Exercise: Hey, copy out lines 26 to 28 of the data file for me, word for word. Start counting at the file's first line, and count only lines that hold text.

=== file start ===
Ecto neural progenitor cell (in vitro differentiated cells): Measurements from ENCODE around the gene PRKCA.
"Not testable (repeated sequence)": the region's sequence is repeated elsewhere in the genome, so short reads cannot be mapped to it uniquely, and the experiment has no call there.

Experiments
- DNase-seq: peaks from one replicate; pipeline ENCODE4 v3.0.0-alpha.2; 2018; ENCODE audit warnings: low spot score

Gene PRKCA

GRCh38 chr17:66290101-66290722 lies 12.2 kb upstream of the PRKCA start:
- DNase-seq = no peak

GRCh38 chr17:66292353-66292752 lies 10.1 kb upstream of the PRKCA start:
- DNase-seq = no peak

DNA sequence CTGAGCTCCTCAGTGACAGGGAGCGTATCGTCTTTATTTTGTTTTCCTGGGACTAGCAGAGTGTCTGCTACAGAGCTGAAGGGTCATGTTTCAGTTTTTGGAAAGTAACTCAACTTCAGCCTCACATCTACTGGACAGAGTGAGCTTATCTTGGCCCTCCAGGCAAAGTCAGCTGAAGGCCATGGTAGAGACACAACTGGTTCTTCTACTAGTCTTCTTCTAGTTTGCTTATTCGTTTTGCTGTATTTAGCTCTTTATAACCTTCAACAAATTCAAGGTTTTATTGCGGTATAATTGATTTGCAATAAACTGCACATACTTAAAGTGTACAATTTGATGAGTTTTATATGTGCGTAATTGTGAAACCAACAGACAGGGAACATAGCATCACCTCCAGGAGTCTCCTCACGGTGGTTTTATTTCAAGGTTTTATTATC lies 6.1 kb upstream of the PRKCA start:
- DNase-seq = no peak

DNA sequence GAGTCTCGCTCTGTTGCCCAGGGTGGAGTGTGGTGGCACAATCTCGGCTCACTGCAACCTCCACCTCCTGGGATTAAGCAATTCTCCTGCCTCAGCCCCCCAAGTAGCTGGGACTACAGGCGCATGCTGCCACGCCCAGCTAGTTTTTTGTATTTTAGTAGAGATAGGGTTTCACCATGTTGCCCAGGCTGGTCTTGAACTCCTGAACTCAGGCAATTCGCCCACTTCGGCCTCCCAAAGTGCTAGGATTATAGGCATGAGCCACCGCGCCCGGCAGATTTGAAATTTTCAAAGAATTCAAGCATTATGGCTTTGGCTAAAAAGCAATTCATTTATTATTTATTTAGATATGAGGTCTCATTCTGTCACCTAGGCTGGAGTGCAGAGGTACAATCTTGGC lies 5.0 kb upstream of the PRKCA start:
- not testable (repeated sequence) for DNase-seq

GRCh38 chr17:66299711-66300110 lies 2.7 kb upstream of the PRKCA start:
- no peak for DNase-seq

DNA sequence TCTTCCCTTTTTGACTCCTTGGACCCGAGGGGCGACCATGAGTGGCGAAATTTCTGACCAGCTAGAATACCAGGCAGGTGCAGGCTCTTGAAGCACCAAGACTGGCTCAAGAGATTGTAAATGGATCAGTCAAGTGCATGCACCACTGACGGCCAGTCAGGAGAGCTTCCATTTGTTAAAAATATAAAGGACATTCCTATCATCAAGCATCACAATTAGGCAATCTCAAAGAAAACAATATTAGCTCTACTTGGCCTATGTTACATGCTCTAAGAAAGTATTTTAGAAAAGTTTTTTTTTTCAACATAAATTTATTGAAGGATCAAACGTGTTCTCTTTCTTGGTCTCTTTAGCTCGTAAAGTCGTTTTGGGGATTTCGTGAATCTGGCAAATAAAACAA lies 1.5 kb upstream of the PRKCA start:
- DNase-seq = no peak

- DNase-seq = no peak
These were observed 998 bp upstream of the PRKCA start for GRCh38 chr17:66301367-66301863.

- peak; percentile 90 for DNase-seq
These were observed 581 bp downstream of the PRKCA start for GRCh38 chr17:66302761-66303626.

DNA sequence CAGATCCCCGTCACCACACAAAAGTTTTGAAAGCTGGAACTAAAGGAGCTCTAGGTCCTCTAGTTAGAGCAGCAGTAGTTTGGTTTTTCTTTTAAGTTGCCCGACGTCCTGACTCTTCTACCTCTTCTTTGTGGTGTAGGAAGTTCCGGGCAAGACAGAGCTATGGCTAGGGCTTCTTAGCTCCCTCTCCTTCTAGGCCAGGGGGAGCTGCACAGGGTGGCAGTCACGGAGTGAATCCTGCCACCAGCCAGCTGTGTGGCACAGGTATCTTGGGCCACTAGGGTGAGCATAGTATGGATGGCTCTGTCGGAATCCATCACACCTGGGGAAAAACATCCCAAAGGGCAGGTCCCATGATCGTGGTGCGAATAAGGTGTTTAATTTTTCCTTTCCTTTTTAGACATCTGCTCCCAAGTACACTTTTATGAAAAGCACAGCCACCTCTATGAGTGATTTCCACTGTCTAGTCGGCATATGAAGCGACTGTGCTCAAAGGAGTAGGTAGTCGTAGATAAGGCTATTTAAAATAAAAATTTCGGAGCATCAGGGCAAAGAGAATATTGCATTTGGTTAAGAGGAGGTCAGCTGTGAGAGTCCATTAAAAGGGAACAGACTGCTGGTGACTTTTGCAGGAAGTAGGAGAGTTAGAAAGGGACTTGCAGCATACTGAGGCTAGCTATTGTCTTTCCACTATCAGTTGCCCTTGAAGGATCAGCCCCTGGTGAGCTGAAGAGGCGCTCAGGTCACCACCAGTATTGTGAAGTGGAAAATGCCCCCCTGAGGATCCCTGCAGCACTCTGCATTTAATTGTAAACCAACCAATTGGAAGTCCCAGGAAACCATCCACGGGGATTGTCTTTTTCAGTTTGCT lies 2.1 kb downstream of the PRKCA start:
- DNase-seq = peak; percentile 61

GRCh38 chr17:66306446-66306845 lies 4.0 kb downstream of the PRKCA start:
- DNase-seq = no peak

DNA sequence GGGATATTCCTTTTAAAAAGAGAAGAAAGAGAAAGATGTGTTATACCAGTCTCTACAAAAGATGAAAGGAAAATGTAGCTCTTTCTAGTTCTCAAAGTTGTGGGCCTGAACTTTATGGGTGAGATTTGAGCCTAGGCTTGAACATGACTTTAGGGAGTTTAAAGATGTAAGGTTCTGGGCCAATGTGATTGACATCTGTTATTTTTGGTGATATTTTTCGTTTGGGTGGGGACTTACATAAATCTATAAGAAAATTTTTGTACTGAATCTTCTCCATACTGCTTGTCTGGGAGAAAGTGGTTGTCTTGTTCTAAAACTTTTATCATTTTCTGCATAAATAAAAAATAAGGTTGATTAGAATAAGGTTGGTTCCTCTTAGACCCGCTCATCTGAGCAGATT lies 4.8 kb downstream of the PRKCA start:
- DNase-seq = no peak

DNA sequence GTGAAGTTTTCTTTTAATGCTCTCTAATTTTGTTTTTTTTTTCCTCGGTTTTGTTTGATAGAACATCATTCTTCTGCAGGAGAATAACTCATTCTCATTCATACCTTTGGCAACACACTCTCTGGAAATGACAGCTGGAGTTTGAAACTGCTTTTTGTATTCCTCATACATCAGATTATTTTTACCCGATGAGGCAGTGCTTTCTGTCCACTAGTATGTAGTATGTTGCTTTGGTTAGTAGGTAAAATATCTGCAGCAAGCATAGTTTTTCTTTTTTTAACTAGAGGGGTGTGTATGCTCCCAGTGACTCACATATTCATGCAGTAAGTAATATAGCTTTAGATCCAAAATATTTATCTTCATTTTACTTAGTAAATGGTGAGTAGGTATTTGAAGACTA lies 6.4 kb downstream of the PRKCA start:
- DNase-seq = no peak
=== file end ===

DNA sequence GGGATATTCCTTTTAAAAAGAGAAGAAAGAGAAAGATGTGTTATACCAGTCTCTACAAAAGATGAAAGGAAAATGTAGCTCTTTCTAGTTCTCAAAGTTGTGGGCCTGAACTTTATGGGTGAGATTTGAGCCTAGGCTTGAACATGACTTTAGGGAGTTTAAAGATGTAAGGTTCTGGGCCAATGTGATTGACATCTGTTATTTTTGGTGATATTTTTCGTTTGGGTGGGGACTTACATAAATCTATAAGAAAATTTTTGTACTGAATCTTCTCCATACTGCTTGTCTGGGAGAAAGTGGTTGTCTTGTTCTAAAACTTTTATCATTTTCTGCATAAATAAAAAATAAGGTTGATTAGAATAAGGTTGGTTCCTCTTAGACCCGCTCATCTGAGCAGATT lies 4.8 kb downstream of the PRKCA start:
- DNase-seq = no peak

DNA sequence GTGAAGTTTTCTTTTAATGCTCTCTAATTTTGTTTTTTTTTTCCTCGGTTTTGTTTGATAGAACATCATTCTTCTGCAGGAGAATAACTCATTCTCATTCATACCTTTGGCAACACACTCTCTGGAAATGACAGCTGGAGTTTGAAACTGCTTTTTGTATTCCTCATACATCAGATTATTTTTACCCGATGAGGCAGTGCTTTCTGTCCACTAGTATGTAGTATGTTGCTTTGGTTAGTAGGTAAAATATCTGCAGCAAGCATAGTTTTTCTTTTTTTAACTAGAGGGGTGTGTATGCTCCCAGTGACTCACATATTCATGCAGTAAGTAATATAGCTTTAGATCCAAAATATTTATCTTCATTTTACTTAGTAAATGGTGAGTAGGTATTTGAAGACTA lies 6.4 kb downstream of the PRKCA start: